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Continuing my end of year traditions of wrapping up my favourites finishes with my top ten films of this year. I’ve rated these films on the ones I’ve enjoyed the most, not on what I think objectively makes it a good film because I’m sure my ideas on what makes a good film differs to the next persons, and besides I am not a film expert. So let us get into the top ten films I loved this year!

10

Deadpool

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A fast-talking mercenary with a morbid sense of humor is subjected to a rogue experiment that leaves him with accelerated healing powers and a quest for revenge. – from IMDb

I thought Deadpool was hilarious. Although I don’t like gruesome films (and Deadpool has plenty of it) I managed to look past it and really enjoy myself! Ryan Reynolds is absolutely hysterical.

9

Mike and Dave Need Wedding Dates

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Two hard-partying brothers place an online ad to find the perfect dates for their sister’s Hawaiian wedding. Hoping for a wild getaway, the boys instead find themselves out-hustled by an uncontrollable duo. – from IMDb

Once again, another comedy that got me in absolute hysterics. Anna and Aubrey, coupled with Zac and Adam was just a recipe for success. I laughed out loud for the majority of this film, and the actors natural chemistry together was just infectious.

8

Nerve

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A high school senior finds herself immersed in an online game of truth or dare, where her every move starts to become manipulated by an anonymous community of “watchers.” – from IMDb

From doubling over with laughter to something slightly more sinister. I had never heard of Jeanne Ryan’s YA novel Nerve before I heard it was to be adapted, but once I saw the trailer for this film I knew I had to see it. Thrilling is the only word I can use to describe this, and the relationship between Emma Roberts’ character and Dave Franco’s character was just so sweet to watch.

7

X-Men: Apocalypse

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After the re-emergence of the world’s first mutant, world-destroyer Apocalypse, the X-Men must unite to defeat his extinction level plan. – from IMDb

I understand that a lot of die-hard X-Men fans didn’t like this film. But as someone who first came into the X-Men franchise with First Class, I liked it as an exciting action packed movie, and still really enjoyed myself. I think all of the recent X-Men movies are really exciting, and this one is no different.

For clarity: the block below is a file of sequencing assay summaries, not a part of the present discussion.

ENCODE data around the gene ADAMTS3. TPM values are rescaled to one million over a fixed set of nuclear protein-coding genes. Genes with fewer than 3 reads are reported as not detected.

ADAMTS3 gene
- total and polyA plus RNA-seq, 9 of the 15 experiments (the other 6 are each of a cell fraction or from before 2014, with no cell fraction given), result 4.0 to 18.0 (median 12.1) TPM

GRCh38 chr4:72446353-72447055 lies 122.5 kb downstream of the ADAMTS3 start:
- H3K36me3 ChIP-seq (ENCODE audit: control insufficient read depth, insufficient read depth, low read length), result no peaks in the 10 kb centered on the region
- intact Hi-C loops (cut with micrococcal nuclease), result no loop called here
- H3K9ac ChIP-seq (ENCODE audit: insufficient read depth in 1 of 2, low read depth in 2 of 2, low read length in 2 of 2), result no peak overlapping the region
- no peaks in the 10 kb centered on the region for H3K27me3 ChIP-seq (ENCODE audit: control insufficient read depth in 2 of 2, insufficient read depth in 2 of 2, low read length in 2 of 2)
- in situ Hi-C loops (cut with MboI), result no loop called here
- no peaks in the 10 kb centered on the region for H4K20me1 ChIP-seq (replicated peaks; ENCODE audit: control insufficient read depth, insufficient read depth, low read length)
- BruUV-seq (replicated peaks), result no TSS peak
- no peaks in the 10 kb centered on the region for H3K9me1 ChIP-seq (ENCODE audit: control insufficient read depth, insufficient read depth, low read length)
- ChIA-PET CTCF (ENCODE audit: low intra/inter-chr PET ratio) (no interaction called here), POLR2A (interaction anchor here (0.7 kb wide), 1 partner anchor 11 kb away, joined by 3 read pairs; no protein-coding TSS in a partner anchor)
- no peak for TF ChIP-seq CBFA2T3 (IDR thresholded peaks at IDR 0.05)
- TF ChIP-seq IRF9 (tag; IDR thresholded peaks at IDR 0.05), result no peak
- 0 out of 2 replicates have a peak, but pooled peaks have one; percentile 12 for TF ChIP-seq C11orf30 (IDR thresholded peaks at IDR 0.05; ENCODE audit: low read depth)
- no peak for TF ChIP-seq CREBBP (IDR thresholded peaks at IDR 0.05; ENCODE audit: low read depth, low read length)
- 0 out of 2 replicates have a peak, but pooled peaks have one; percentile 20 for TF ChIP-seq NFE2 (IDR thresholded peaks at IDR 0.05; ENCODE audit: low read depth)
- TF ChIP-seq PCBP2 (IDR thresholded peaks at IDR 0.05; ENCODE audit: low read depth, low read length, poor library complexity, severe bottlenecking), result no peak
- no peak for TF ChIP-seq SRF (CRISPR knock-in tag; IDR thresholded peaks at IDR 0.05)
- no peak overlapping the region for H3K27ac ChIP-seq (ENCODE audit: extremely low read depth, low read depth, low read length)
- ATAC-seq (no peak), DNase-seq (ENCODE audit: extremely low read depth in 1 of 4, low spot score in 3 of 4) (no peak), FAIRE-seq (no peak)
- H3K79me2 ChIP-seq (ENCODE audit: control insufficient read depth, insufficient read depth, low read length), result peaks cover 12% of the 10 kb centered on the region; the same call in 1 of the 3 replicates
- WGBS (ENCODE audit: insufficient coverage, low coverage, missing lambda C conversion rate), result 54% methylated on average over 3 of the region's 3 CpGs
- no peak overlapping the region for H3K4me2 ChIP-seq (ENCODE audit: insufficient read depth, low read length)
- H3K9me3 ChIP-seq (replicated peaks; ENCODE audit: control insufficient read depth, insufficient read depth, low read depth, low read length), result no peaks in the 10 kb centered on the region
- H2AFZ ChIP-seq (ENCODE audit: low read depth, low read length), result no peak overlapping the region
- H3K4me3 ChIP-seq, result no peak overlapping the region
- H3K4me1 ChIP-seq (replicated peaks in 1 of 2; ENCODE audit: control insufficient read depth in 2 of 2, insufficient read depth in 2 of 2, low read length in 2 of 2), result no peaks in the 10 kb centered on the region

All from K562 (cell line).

6

Bridget Jones’s Baby

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Bridget’s focus on single life and her career is interrupted when she finds herself pregnant, but with one hitch … she can only be fifty percent sure of the identity of her baby’s father. – from IMDb

It was the film we had all been waiting for! Finally the third Bridget Jones film was released and boy did it not disappoint. In fact, I’m glad they waited so long, because I feel as though the production really made an effort to get it right rather than make something heartless that they knew would do well at the box office. Bravo!

Now let’s see what movies have made my top five!

5

Pride and Prejudice and Zombies

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Five sisters in 19th century England must cope with the pressures to marry while protecting themselves from a growing population of zombies. – from IMDb

Yes, you read that correctly. Pride and Prejudice AND ZOMBIES. And yes, it is absolutely as nuts as it sounds. But it’s nuts in a good way, and the cast of this movie really bring the characters we love so much to life. And there are also zombies, which is quite a massive departure from the classic period drama pieces we’re used to.

4

The Divergent Series: Allegiant

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After the earth-shattering revelations of Insurgent, Tris must escape with Four beyond the wall that encircles Chicago, to finally discover the shocking truth of the world around them. – from IMDb

This entry is more of a personal one for me, as Allegiant wasn’t quite the finished product we were expecting. I absolutely adore the Divergent Series but Allegiant has confirmed the declining status of the franchise. I won’t go into detail about Ascendant possibly becoming a TV movie, but I will say I have fond memories of this movie just because I love the series so much.

3

Now You See Me 2

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The Four Horsemen resurface and are forcibly recruited by a tech genius to pull off their most impossible heist yet. – from IMDb